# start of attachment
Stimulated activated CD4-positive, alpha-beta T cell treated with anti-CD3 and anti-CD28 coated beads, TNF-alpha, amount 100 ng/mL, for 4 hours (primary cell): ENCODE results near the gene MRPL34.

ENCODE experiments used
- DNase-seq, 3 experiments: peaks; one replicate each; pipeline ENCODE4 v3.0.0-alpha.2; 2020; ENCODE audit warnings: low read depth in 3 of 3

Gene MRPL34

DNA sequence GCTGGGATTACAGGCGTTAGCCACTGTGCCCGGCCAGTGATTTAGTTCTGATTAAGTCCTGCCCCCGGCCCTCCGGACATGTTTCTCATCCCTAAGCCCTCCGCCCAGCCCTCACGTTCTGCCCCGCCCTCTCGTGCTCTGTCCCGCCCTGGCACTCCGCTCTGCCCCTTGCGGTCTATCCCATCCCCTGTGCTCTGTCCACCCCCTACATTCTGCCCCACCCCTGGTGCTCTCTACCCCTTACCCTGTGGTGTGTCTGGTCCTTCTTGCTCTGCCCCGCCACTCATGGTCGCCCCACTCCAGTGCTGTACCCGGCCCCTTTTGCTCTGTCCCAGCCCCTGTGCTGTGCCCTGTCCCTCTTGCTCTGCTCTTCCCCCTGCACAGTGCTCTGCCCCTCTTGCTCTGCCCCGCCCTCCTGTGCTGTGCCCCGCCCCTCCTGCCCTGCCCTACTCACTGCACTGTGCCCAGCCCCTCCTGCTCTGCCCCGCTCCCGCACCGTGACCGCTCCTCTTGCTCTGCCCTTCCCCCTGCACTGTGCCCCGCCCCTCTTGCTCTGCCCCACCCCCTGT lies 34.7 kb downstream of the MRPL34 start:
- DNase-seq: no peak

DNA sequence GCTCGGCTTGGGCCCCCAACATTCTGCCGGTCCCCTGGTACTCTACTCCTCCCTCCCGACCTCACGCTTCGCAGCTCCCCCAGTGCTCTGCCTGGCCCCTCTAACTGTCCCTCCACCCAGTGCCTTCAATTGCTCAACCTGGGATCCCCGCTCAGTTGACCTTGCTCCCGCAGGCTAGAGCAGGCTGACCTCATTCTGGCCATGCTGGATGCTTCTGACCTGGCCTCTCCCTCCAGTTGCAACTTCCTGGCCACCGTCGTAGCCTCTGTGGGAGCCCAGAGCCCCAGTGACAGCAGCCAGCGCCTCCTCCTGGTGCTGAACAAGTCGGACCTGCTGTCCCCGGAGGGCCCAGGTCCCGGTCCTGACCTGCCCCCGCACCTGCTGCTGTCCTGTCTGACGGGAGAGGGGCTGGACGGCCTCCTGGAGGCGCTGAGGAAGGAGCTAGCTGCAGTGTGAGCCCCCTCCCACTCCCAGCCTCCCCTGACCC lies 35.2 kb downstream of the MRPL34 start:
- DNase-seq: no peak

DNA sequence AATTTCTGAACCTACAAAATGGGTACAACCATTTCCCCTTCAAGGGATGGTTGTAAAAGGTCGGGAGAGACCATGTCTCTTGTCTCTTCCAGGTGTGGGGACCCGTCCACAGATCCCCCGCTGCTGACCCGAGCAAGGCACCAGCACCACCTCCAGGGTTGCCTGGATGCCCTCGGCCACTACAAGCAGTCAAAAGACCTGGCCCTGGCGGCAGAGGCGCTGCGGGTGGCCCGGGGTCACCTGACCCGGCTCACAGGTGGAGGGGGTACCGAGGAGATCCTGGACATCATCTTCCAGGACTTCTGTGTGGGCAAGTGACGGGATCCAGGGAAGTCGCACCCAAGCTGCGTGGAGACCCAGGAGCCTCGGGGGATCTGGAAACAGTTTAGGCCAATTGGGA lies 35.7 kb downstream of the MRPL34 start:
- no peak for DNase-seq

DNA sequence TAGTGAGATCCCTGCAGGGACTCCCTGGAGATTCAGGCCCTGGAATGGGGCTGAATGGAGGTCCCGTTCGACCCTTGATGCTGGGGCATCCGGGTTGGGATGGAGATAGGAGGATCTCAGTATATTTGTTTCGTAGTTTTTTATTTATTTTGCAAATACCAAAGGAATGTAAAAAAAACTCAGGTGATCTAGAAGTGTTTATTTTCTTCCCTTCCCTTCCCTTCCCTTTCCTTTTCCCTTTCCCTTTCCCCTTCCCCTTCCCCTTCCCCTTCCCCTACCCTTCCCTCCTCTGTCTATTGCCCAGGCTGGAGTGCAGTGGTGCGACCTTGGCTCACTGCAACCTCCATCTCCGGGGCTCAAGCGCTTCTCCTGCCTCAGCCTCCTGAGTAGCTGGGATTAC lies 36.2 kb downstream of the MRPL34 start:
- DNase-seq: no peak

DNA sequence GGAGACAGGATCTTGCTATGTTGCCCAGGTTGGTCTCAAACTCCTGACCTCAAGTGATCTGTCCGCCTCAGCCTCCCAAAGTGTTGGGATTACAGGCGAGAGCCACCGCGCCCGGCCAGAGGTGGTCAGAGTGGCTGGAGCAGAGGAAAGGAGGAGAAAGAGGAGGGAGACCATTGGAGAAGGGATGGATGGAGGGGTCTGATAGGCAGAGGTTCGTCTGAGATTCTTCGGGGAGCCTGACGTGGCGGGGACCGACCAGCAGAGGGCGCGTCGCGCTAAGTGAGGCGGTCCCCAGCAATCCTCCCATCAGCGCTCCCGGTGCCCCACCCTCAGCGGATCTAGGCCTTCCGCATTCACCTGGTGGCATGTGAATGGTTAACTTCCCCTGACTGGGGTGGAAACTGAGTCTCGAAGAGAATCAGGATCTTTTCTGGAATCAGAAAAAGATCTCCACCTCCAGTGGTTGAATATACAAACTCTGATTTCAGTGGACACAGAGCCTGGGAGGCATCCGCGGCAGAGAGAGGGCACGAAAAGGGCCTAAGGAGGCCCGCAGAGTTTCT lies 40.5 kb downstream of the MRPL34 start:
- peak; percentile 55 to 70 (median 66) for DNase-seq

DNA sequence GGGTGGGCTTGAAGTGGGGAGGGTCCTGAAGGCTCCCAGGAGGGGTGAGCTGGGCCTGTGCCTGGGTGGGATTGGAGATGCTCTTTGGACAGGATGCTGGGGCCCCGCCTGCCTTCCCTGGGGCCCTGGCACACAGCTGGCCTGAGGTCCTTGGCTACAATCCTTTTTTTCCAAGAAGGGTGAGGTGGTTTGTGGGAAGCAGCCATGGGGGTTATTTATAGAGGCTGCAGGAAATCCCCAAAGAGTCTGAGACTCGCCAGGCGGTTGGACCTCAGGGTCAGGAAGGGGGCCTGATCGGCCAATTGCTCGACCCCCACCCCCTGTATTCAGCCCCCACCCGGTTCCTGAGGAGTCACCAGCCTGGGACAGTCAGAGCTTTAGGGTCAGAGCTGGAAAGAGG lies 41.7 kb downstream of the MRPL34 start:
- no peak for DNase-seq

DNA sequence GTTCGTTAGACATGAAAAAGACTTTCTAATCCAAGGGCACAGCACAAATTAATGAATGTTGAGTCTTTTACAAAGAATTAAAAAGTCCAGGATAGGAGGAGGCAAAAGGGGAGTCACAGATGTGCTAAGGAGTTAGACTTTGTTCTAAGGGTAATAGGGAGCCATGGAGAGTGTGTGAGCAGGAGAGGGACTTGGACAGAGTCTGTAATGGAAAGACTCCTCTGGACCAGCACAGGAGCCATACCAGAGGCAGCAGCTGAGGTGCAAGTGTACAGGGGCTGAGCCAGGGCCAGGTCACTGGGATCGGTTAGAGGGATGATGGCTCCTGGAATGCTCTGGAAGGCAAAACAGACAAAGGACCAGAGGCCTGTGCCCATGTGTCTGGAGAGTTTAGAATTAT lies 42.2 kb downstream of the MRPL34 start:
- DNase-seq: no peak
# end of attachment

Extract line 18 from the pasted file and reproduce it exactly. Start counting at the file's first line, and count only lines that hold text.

- DNase-seq: no peak